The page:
The fact that these two of the 奇經八脈 Qíjīngbāmài have their own points are a big part of the problem. Acupoints are places of peculiar activity along the pathways of the meridians. They tend to be reactive to touch or warmth or, especially, needle insertion. A convention within the organization of acupoints along the 十二正經 Shí-èrzhèngjīng is that they are ordered to generally follow the flowing pouring of the meridians. While this may seem to also be true of the 任脈 Rénmài and the 督脈 Dūmài there is a problem. This problem is that one of the things that distinguishes the 十二正經 Shí-èrzhèngjīng from the 奇經八脈 Qíjīngbāmài is that the former displays a regular pattern of flow and the latter does not. This is very important, the 奇經八脈 Qíjīngbāmài do not flow. They do have a regulating and storage function but they do not behave the same as regular meridians despite having points.
To use water metaphors, you could say that the 十二正經 Shí-èrzhèngjīng behave like rivers and streams. Flowing and pouring with areas that are broader and slower while others are fast and narrow. The 奇經八脈 Qíjīngbāmài are more like ocean waters with oscillations of deep up-welling that may or may not appear from day to day (like El Niño).
A survey of the textual references to the pathways as they are described in the ancient classics may be useful here to show some of the problems with where people have taken the idea of 小周天 xiǎozhōutiān. In the [素問:骨空論] “Foramen Chapter of the Plain Questions (from the Neijing)” it says:
“督脈者, 起于小腹, 以下骨中央, 女子人廷孔 — 其孔, 尿孔之端也. 其絡循陰器, 合篡間, 绕篡后, 別绕臀至少陰, 与巨陽中洛者合… 其男子循茎下至篡, 与女子等. 其少腹直上者, 貫臍中央, 上貫心, 入喉, 上頤, 環唇, 上系兩目之下中央.”
This could be rendered something like :
“The Dūmài, arises in the lower abdomen, descends to the symphysis pubis, in women it enters the urethra, this hole is the urine hole’s end (external orifice of the urethra). Its net-like branching portion travels along the external genitalia (literally the “Yin tool”), unites wrapping at the perineum, wraps posterior to the perineum branching and wrapping the buttocks it arrives at the Lesser Yin (Kidney meridian), with Great Yang (Urinary Bladder meridian) its unites within net-like branch. (there is a portion here that I did not render as it is actually a review of the pathway of the Bladder meridian and its connections to the head and back. It begins at the eye’s inner canthus, up the forehead, crossing at the apex to enter and net the brain, reversing it exits and bifurcates descending the nape, down between the shoulder blades to the small of the back entering into the deep erectors it nets the Kidneys). In men it travels along the stalk’s underside, to the perineum, and then the pathway is the same as in females. From the lower abdomen it moves directly upward, pierces the navel centre, rises penetrating the heart, enters the throat, rises to the dimple, circles the lips, rises to link the midpoint under both eyes.”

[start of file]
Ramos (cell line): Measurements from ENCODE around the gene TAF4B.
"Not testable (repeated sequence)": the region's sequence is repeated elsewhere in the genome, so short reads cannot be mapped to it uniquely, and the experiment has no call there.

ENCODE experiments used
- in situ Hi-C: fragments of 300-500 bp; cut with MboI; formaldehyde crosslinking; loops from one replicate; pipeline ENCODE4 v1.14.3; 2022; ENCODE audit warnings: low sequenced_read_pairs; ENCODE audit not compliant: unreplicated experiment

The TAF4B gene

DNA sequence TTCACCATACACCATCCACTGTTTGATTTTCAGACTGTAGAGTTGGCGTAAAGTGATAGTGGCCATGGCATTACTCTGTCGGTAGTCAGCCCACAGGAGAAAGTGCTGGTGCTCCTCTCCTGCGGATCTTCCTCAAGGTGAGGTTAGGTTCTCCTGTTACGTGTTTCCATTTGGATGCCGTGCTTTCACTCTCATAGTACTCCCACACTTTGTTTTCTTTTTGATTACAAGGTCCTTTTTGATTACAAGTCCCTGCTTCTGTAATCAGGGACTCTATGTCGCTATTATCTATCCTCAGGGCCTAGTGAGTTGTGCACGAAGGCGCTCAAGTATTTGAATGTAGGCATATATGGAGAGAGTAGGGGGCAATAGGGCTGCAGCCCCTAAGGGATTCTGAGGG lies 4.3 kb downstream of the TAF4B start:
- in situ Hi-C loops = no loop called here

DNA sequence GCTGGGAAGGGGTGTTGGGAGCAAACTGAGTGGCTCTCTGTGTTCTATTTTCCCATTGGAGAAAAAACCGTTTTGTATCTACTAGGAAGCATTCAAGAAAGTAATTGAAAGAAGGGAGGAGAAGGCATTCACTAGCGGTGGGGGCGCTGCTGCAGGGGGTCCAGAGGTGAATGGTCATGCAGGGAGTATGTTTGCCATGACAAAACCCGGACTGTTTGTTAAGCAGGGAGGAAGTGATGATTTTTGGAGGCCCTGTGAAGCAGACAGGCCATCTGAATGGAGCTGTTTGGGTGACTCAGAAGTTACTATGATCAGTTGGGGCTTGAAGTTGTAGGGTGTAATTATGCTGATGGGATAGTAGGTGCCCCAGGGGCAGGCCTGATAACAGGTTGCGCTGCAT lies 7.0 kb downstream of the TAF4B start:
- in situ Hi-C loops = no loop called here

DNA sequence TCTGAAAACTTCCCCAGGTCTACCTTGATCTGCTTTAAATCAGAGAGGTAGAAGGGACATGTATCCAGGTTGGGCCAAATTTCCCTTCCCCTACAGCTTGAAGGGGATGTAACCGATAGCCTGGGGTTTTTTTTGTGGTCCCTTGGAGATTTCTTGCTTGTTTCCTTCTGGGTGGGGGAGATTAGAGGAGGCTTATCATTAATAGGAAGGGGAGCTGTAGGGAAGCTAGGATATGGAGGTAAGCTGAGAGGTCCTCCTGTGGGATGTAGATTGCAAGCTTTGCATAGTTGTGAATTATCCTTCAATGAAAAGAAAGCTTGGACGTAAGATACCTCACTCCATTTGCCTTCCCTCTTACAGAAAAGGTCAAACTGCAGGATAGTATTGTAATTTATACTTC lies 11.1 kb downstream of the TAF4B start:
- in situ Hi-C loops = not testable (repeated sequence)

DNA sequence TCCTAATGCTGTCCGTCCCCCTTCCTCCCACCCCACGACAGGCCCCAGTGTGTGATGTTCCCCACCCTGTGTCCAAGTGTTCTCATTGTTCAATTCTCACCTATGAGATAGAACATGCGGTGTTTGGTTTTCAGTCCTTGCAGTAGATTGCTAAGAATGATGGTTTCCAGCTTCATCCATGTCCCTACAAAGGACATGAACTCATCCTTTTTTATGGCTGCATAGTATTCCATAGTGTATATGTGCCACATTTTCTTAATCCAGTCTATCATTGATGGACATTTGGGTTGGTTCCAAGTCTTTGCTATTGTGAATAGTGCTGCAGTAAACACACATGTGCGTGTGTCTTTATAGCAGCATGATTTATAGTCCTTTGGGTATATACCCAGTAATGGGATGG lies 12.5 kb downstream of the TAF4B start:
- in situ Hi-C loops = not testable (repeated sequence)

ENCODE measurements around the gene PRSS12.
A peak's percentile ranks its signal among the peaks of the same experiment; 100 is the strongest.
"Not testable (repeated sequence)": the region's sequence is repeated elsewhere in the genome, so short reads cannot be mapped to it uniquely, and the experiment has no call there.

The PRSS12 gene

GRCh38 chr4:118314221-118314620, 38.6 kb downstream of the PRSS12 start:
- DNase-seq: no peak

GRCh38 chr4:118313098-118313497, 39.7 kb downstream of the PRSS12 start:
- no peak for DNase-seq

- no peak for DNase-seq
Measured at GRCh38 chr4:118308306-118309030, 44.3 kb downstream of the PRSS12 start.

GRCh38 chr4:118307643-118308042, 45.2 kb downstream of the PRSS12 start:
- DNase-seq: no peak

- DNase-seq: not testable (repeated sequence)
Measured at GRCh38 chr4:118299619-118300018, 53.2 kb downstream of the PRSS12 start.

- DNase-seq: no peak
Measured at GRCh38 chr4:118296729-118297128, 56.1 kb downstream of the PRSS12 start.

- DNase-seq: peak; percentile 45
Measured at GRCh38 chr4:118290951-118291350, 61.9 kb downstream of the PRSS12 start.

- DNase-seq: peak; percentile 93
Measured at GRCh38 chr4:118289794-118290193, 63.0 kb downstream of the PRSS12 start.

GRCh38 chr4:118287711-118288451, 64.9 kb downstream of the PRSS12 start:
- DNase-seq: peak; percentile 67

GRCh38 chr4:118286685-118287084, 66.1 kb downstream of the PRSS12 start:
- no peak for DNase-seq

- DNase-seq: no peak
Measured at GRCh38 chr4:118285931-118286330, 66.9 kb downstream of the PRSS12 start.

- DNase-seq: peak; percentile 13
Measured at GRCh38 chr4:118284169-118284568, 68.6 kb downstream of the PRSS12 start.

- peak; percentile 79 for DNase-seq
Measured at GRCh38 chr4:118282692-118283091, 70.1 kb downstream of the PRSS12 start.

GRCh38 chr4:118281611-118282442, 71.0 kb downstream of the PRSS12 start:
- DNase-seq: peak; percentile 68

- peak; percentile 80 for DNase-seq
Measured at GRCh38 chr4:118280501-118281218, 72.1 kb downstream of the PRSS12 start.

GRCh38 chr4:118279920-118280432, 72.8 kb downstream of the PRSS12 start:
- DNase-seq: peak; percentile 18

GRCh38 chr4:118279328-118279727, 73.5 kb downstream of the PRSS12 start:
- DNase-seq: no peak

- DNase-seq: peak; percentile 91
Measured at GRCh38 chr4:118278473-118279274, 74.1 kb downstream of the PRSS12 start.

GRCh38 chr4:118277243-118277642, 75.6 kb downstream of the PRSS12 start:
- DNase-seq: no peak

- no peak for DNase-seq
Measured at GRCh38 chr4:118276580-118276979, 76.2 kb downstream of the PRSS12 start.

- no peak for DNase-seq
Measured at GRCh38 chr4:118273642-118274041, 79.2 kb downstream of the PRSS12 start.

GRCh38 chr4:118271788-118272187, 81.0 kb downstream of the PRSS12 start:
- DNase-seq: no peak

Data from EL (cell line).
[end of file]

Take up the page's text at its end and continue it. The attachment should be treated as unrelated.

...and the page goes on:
One thing that stands out is that there is no specific reference to the posterior mid-line yet there is a clear outline of the pathway we associate with the 任脈 Rénmài. In this early description we see both posterior and anterior aspects in the text. If we look at the Classic of Difficulties, a later text to the Neijing that addresses issues arising from the Neijing we can see a more familiar, but simpler, outline of the pathway. From the [難經:二十八難] The 28th Difficulty:
“督脈者, 起于下極之俞, 并于脊里, 上至風府, 入屬于腦.”
This we could render as:
“The Dūmài, arises at the most extreme inferior acupoint, travels within the spine, rises to reach the Wind Palace (an acupoint at the base of the skull), enters and connects at the brain.”
Let us then look at the descriptions of the 任脈 Rénmài and then we can put them together. There is also an outline of the 任脈 Rénmài in the [素問:骨空論] “Foramen Chapter of the Plain Questions.” It reads as follows:
“任脈者, 起于中極之下, 以上毛際, 循腹里, 上關元, 至咽喉, 上頤循面入目.”
We can translate this as something like:
“Rénmài, arises centre extreme’s underside, rises through the pubic hairline, rises to Guan Yuan (an acupoint a hand span below the navel), arrives at the throat, rises to the dimples crosses the face to enter the eyes.
There is another reference to 任脈 Rénmài fromthe Neijing is found in the [靈樞:五音五味] “The Five Sounds Five Flavours chapter of the Spiritual Pivot.”
“衝脈, 任脈皆起于胞中, 上循背里, 為經絡之海; 其浮而外者, 循腹 (右) 上行, 會于咽喉, 別而絡唇口.”
This could be:
“Chōngmài, Rénmài both arise in the uterus, move up within the back, acting as the sea of all meridians and collaterals. Its superficial and exterior portion, travels along abdomen (right) moving up, unites at the throat, branches and nets the lips and mouth.”
There is also a description in the Nanjing: 28th Difficulty [難經:二十八難]:
“任脈者, 起于中極之下, 以上毛際, 循腹里, 上關元, 至咽喉.”
This last description is the same as the one found in the “Foramen Chapter of the Plain Questions” except that is does not include the last phrase describing the connections to the face and head.
I know that is a lot of stuff to wade through but lets try and frame it all together. We can see that in the core classics of Chinese medicine where we see the 12 Regular meridians, the 十二正經 Shí-èrzhèngjīng, clearly laid out and mapped in complete detail, the 8 Extraordinary meridians, the 奇經八脈 Qíjīngbāmài, are not so clear. This has led, over the centuries, to speculation and attempts to fill in the blanks.